¶ 12 In the January 30, 2009 hearing, Carter's new counsel asked the court for a six-month stay to reorganize and rebrief the successive petition. The request was made orally at the hearing without any accompanying filings. Counsel represented that this delay would allow them to “clarify ․ what issues have and have not been raised” and “access․ the law enforcement files [i.e., those from the 1985 investigation].” Counsel further suggested that the case could be concluded within eighteen months. The State opposed the request. The court did not make an explicit ruling on the request for a stay, but its concluding remarks implicitly rejected the request by suggesting that its ruling would be forthcoming within “somewhere between 60 and 90 days.” The district court then issued its order of dismissal on April 27, 2009—three months after Carter's oral request for a six-month stay. The order did not reference Carter's request for a stay.
¶ 13 On appeal, Carter argues that the district court abused its discretion in denying the requested stay due to “the admitted lack of qualifications and failures of prior post-conviction counsel in this matter, and ․ the interests of judicial economy.” The State counters that when requesting the stay Carter “proffered little in the way of specific investigation and evidence development that he hoped to accomplish in the additional time or why the time allotted was not enough.”
¶ 14 “The decision whether or not to grant a continuance is properly left to the discretion of the [trial judge].” State v. Rogers, 2006 UT 85, ¶ 18, 151 P.3d 171. We hold that the district court did not abuse its discretion in denying the request. Carter's counsel did not, either at the hearing below or at oral argument before this court, sufficiently articulate what could have been accomplished in the requested six months. Additionally, although the court did not grant a six-month stay, almost three months elapsed between the hearing and the issuance of the order of dismissal. Yet Carter has not articulated what, if anything, was accomplished in that time period to further the ends for which the stay was requested. Thus, he has not shown that the court abused its discretion.
II. ALL CLAIMS EXCEPT THOSE OF INEFFECTIVE ASSISTANCE OF POSTCONVICTION COUNSEL ARE PROCEDURALLY BARRED
A. Barred Claims
¶ 15 The PCRA precludes relief on any ground that “was raised or addressed at trial or on appeal,” as well as any ground that “was raised or addressed in any previous request for post-conviction relief.” Utah Code § 78–35a–106(1)(b), (d) (2004).6
¶ 16 The district court found that many of the claims raised in Carter's successive petitions had been raised and rejected in prior proceedings, and dismissed them as procedurally barred on that basis. The successive petition contains eleven numbered claims and copious sub-claims. In an appendix to its order of dismissal, the district court parsed these into fifty-five distinct claims. Here we list these claims in general terms.7
¶ 17 The district court dismissed the following claims after finding them barred as raised and rejected in prior proceedings: (1) certain claims alleging ineffective assistance of counsel at the 1985 trial; (2) a claim that Carter's rights to confront the witnesses against him and to due process under the Sixth and Fourteenth Amendments of the U.S. Constitution were violated at the 1985 trial by the introduction of translated testimony; (3) claims alleging ineffective assistance of counsel on direct appeal from the 1985 trial; (4) certain claims alleging ineffective assistance of counsel at the 1992 resentencing phase; (5) a claim that Carter's rights were violated during the 1992 resentencing phase by the introduction of testimony from Dr. Robert Howell; (6) a claim that Carter's rights were violated during the 1992 resentencing phase by the inclusion of biased and incompetent jurors in the venire panel and by the trial court's failure to remove those jurors for cause; (7) a claim that Carter's right to due process was violated by the cumulative effect of those alleged errors in the 1985 trial and the direct appeal from that trial; (8) a claim that Carter's right to due process was violated by the cumulative effect of those alleged errors together with further alleged errors during the 1992 resentencing phase and the direct appeal from that resentencing; and (9) a claim that Carter's rights were violated during the 1992 resentencing phase because allegedly deficient jury instructions and improper arguments of counsel created an unacceptable risk that the jury would not fully consider mitigating circumstances.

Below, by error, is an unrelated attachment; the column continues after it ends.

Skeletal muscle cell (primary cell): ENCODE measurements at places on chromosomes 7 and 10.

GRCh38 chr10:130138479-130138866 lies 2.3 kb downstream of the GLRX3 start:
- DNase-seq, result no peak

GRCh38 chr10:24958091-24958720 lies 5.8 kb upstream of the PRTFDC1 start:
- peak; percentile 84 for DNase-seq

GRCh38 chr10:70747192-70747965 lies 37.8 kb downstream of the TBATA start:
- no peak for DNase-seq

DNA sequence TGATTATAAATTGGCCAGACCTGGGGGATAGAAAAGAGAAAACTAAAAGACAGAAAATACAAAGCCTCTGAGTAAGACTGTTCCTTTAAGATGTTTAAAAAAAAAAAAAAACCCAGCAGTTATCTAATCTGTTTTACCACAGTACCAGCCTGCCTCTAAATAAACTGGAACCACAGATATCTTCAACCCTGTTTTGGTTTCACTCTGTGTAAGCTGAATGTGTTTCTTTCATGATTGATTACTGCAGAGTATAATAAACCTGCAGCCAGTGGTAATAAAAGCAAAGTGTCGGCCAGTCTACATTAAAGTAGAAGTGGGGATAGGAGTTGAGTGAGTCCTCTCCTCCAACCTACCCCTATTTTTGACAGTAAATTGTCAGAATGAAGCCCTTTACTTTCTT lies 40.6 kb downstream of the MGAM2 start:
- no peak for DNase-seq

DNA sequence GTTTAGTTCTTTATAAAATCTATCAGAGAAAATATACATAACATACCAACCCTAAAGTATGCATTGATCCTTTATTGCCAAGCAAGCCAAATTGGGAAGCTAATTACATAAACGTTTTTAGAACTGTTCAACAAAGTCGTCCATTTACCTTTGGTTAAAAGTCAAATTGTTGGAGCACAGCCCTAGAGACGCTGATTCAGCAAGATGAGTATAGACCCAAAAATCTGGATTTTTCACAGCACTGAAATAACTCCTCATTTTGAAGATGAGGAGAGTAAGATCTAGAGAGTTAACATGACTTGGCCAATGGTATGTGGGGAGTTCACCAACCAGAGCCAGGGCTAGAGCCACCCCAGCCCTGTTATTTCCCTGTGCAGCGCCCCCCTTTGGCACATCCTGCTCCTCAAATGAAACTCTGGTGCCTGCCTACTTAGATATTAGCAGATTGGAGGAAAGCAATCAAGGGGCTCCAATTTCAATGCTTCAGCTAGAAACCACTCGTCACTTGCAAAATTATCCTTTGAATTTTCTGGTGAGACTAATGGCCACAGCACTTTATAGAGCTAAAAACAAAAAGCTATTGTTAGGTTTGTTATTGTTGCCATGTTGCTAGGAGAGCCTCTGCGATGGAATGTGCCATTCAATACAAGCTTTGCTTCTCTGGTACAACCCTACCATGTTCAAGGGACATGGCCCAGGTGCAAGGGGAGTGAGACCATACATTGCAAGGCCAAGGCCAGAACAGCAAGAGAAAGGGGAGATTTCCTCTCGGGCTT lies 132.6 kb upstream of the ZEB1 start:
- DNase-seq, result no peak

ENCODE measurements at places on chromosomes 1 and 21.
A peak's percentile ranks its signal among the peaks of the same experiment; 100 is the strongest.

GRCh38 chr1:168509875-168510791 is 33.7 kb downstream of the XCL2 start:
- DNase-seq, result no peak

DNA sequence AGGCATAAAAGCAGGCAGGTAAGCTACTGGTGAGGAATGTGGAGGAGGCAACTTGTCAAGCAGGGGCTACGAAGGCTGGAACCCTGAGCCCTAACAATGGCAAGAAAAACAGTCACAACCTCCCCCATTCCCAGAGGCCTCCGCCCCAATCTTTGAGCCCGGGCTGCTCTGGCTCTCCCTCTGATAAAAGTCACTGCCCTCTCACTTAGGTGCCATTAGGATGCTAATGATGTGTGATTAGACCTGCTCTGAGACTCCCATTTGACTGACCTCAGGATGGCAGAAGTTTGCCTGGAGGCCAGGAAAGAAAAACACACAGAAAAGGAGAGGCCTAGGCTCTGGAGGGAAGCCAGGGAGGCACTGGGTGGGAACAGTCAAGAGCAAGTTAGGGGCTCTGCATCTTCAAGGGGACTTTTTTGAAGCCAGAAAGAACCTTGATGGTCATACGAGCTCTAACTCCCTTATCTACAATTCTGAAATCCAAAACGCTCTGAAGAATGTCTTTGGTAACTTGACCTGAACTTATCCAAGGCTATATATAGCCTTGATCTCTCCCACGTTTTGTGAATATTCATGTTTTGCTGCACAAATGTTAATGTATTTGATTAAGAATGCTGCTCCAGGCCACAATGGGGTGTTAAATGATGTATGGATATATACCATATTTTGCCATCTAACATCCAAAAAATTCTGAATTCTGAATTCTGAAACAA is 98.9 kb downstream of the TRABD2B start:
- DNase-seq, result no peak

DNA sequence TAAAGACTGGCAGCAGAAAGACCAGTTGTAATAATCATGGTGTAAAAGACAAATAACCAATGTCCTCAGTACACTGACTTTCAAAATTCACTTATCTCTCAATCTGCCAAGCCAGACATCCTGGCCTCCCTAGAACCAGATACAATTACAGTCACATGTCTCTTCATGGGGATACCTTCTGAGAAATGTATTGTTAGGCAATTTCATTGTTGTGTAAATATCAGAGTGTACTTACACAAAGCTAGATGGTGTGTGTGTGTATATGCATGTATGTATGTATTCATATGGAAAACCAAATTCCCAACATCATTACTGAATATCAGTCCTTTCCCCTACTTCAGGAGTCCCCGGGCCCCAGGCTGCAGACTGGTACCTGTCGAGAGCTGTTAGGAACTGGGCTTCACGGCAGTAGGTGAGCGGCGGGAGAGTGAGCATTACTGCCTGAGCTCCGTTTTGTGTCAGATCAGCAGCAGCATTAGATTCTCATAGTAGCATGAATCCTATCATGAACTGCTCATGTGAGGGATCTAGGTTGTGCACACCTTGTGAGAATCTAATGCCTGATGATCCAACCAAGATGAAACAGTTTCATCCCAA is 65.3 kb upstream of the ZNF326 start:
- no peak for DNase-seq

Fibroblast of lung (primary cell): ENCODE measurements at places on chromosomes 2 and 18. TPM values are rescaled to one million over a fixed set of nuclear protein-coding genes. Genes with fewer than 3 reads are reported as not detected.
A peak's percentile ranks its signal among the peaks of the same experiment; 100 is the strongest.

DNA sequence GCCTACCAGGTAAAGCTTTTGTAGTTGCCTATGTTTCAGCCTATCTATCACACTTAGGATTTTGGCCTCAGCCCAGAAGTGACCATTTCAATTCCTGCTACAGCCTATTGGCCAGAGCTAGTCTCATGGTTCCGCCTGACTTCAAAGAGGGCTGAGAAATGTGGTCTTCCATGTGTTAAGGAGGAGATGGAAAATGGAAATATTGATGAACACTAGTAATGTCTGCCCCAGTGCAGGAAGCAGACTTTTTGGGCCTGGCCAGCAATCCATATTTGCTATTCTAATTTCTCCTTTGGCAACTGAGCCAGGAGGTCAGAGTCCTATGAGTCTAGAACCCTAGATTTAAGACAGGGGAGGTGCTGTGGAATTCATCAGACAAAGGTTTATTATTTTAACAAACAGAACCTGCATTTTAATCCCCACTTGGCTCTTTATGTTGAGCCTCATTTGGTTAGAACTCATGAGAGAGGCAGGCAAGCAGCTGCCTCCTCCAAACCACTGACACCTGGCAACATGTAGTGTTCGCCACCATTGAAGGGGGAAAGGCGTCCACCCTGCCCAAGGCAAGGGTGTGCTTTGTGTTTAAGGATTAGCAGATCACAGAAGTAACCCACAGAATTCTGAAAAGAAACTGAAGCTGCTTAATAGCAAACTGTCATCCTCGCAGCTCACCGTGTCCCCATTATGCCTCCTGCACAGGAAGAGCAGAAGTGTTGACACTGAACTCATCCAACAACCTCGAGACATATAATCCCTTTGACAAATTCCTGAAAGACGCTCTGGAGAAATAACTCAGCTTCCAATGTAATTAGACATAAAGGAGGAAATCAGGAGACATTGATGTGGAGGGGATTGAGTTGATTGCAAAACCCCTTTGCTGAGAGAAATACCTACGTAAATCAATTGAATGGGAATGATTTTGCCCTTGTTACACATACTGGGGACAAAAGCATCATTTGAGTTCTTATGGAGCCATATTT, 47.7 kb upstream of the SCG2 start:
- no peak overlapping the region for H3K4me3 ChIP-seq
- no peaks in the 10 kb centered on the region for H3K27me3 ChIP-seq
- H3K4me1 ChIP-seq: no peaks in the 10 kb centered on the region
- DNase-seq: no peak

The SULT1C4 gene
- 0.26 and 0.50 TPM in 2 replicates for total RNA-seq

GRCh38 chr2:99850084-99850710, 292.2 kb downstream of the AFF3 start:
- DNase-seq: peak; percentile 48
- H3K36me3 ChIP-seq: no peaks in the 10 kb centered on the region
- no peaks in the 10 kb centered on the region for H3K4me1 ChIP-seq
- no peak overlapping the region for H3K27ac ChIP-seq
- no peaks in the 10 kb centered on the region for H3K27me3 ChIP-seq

¶ 18 Carter effectively concedes that these claims were raised and rejected in prior proceedings, but argues that one or more exceptions apply which excuse the procedural bar.
¶ 19 The PCRA further precludes relief on any ground that “could have been but was not raised at trial or on appeal,” as well as any ground that “could have been, but was not, raised in a previous request for post-conviction relief.” Utah Code § 78–35a–106(1)(c)–(d) (2004).
¶ 20 The district court dismissed the following claims after finding them barred since they could have been, but were not, raised at trial, on appeal, or in prior postconviction proceedings: (1) certain other claims alleging ineffective assistance of counsel at the 1985 trial; (2) a claim that Carter's due process rights under the Utah and U.S. Constitutions were violated during the 1985 trial because the jury was improperly instructed and accordingly may not have individually found all essential elements of the crime beyond a reasonable doubt; (3) certain other claims alleging ineffective assistance of counsel at the 1992 resentencing phase; and (4) a claim that Carter's rights were violated during the 1992 resentencing phase by alleged prosecutorial misconduct.